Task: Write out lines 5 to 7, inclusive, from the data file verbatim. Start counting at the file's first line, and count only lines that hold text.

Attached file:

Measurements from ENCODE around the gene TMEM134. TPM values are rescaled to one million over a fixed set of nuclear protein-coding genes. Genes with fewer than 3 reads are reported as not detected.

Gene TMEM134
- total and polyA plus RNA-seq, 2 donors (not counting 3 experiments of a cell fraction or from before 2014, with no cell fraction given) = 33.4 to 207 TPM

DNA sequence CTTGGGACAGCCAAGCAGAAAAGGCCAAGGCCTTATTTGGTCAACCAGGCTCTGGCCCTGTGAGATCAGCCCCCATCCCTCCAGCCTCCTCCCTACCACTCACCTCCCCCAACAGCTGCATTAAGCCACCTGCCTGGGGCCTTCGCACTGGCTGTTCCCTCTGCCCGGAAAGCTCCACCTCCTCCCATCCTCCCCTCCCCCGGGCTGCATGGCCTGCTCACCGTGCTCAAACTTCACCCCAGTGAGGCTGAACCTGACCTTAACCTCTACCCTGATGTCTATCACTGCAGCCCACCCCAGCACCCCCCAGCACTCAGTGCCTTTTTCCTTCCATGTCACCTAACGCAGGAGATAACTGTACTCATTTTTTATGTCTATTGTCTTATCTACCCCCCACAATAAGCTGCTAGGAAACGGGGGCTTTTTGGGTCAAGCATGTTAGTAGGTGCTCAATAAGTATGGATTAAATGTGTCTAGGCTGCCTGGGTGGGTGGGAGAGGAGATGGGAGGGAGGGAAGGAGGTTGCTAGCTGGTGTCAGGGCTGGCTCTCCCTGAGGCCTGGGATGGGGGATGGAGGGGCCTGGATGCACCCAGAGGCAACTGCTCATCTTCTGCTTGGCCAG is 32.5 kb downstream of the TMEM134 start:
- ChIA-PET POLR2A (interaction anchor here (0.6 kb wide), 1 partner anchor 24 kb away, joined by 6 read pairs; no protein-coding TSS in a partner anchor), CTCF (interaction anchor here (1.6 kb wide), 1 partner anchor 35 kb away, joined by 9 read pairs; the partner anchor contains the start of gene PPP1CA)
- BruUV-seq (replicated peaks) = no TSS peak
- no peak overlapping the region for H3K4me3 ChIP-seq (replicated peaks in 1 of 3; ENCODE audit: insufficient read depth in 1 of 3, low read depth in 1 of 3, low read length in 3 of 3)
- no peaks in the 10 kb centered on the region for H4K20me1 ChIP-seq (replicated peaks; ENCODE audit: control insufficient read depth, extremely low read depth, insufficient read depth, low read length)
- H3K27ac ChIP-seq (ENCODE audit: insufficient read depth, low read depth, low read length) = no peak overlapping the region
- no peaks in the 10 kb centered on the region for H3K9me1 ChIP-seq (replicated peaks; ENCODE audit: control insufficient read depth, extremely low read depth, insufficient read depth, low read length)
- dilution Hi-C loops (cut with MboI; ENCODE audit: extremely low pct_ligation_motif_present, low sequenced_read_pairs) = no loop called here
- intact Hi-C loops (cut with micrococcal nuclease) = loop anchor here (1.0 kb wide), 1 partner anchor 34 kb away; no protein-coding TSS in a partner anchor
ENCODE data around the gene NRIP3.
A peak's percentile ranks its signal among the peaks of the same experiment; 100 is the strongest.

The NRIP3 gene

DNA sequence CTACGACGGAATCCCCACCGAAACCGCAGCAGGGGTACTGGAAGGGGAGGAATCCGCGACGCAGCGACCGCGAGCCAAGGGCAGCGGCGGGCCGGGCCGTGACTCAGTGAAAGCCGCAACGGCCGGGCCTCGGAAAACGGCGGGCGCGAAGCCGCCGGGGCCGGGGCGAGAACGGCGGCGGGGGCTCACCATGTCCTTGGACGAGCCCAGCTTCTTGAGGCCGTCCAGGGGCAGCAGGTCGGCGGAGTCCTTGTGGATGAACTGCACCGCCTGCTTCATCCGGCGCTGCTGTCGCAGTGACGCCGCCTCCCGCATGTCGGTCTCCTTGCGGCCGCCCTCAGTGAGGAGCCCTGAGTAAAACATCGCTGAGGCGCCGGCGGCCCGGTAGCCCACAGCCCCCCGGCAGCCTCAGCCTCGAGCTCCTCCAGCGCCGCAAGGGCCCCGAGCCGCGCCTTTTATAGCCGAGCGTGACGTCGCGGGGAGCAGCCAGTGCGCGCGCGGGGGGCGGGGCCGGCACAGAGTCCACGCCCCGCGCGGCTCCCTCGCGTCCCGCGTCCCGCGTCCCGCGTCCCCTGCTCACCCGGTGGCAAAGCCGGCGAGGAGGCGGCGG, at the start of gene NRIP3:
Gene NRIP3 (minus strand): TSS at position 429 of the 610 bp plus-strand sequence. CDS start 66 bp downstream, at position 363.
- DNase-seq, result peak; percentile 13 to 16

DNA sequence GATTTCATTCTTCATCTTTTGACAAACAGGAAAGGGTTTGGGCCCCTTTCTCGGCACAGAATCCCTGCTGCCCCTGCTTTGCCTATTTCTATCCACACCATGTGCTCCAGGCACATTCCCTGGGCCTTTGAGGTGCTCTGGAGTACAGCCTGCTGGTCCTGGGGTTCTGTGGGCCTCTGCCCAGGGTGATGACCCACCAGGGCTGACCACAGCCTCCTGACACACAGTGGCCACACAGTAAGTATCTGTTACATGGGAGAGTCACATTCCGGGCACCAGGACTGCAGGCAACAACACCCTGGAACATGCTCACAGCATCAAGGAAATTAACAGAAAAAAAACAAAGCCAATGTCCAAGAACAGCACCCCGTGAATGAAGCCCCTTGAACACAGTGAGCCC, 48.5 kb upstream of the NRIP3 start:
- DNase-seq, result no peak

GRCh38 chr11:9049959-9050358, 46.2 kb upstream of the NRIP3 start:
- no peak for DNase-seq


- ChIA-PET POLR2A (interaction anchor here (0.6 kb wide), 1 partner anchor 24 kb away, joined by 6 read pairs; no protein-coding TSS in a partner anchor), CTCF (interaction anchor here (1.6 kb wide), 1 partner anchor 35 kb away, joined by 9 read pairs; the partner anchor contains the start of gene PPP1CA)
- BruUV-seq (replicated peaks) = no TSS peak
- no peak overlapping the region for H3K4me3 ChIP-seq (replicated peaks in 1 of 3; ENCODE audit: insufficient read depth in 1 of 3, low read depth in 1 of 3, low read length in 3 of 3)